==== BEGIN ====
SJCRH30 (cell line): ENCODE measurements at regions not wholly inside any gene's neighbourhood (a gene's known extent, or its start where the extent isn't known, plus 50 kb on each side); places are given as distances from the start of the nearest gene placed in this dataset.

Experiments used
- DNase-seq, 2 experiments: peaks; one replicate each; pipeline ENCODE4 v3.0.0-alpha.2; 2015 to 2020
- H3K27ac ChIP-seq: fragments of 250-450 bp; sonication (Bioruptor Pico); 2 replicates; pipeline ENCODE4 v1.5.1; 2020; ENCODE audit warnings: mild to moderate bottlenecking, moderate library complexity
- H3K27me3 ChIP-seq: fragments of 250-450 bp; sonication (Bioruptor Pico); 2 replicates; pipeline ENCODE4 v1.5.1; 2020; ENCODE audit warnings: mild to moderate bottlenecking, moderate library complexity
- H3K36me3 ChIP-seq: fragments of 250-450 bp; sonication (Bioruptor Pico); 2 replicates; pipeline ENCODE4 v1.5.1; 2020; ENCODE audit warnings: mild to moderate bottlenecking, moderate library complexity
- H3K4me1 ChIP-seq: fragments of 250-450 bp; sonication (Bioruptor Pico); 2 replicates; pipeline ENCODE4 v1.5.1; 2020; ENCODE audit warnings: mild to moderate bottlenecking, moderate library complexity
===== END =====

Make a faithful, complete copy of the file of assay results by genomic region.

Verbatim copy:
SJCRH30 (cell line): ENCODE measurements at regions not wholly inside any gene's neighbourhood (a gene's known extent, or its start where the extent isn't known, plus 50 kb on each side); places are given as distances from the start of the nearest gene placed in this dataset.

Experiments used
- DNase-seq, 2 experiments: peaks; one replicate each; pipeline ENCODE4 v3.0.0-alpha.2; 2015 to 2020
- H3K27ac ChIP-seq: fragments of 250-450 bp; sonication (Bioruptor Pico); 2 replicates; pipeline ENCODE4 v1.5.1; 2020; ENCODE audit warnings: mild to moderate bottlenecking, moderate library complexity
- H3K27me3 ChIP-seq: fragments of 250-450 bp; sonication (Bioruptor Pico); 2 replicates; pipeline ENCODE4 v1.5.1; 2020; ENCODE audit warnings: mild to moderate bottlenecking, moderate library complexity
- H3K36me3 ChIP-seq: fragments of 250-450 bp; sonication (Bioruptor Pico); 2 replicates; pipeline ENCODE4 v1.5.1; 2020; ENCODE audit warnings: mild to moderate bottlenecking, moderate library complexity
- H3K4me1 ChIP-seq: fragments of 250-450 bp; sonication (Bioruptor Pico); 2 replicates; pipeline ENCODE4 v1.5.1; 2020; ENCODE audit warnings: mild to moderate bottlenecking, moderate library complexity